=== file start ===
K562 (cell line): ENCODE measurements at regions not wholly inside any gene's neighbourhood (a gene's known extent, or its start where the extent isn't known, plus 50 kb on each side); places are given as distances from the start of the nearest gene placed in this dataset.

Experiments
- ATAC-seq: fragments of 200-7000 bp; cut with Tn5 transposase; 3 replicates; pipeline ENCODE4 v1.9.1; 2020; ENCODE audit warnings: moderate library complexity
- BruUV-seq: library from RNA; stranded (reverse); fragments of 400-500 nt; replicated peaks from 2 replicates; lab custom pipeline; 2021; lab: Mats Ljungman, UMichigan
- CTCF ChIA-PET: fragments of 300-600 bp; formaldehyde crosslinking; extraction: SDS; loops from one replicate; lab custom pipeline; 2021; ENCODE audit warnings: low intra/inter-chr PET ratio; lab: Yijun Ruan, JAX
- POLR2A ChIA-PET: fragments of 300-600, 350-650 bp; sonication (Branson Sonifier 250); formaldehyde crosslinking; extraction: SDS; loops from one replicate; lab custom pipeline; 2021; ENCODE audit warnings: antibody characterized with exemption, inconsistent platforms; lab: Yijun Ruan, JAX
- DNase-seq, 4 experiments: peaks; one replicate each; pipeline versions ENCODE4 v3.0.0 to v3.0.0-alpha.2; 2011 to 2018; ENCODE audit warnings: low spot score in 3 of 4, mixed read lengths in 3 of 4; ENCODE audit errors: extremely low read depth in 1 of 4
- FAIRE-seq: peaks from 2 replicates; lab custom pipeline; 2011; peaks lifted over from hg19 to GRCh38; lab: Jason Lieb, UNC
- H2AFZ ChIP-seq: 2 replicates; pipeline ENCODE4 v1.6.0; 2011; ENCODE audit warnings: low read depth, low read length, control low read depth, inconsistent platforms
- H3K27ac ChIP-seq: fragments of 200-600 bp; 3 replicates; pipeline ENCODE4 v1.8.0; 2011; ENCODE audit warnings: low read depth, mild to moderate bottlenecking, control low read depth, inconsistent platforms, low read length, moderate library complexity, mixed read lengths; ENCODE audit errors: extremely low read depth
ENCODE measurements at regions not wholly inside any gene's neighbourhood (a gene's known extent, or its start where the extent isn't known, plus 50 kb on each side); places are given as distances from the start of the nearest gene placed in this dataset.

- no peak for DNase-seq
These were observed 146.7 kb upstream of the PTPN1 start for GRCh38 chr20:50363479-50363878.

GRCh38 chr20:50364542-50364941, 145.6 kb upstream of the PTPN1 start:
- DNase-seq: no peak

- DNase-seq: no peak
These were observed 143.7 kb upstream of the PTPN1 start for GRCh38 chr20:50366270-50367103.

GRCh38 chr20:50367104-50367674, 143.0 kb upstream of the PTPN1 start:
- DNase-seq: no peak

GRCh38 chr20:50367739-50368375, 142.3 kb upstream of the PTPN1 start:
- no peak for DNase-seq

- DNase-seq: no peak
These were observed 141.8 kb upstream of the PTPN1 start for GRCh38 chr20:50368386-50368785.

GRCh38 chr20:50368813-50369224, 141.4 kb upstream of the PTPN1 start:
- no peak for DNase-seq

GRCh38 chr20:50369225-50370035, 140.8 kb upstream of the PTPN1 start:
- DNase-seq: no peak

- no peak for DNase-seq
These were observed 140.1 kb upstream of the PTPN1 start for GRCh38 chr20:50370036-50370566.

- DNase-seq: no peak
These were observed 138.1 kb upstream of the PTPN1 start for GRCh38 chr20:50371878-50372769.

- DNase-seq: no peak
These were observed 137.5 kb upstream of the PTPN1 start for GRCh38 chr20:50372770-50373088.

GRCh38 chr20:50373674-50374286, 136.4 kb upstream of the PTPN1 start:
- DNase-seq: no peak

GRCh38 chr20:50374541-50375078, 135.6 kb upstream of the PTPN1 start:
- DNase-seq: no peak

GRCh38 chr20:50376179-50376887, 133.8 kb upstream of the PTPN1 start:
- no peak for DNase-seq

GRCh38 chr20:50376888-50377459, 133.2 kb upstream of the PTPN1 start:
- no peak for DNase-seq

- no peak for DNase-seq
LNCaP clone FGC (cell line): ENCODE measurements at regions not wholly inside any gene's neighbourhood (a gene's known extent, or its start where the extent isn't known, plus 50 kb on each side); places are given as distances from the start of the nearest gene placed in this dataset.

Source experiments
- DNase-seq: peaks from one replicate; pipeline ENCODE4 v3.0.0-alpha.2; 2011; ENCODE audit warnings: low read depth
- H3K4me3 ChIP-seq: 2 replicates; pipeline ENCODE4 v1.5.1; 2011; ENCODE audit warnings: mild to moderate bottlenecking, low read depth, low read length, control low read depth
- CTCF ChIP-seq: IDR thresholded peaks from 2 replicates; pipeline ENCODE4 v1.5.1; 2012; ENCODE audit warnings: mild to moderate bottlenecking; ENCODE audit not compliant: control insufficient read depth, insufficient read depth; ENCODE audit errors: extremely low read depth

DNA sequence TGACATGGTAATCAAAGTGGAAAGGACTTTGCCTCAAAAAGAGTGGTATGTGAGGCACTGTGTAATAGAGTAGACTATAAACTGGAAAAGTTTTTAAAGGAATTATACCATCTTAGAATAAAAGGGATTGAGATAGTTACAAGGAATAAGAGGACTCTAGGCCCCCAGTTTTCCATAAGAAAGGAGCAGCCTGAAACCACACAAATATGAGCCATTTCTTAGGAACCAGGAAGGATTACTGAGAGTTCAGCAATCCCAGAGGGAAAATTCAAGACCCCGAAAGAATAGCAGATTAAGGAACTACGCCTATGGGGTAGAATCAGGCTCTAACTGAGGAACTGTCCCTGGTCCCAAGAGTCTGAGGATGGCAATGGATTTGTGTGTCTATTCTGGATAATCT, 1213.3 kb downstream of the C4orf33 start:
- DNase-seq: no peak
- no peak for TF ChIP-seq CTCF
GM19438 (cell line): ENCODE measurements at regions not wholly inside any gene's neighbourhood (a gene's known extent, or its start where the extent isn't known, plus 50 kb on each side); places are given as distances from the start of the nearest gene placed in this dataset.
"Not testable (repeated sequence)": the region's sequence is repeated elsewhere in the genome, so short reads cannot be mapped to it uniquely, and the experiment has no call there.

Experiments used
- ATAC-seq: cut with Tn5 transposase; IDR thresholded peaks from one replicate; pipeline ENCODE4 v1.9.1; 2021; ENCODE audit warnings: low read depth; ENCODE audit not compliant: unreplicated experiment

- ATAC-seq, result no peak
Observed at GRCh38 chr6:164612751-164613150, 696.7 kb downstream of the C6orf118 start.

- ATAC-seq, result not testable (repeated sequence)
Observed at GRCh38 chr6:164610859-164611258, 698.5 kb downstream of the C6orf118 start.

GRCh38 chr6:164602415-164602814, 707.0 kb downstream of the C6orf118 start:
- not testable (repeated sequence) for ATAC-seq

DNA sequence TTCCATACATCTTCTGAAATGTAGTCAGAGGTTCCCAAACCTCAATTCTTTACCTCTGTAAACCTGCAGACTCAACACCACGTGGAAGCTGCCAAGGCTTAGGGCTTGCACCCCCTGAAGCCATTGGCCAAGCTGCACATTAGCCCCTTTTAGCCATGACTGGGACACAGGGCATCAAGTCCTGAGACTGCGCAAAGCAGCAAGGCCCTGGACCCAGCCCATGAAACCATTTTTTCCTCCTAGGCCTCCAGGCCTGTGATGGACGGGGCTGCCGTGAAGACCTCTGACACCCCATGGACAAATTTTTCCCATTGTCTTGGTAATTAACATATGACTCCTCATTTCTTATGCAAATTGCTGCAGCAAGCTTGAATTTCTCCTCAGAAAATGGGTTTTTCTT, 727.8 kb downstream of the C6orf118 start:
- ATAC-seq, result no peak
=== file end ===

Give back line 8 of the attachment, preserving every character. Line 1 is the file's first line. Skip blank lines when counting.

- FAIRE-seq: peaks from 2 replicates; lab custom pipeline; 2011; peaks lifted over from hg19 to GRCh38; lab: Jason Lieb, UNC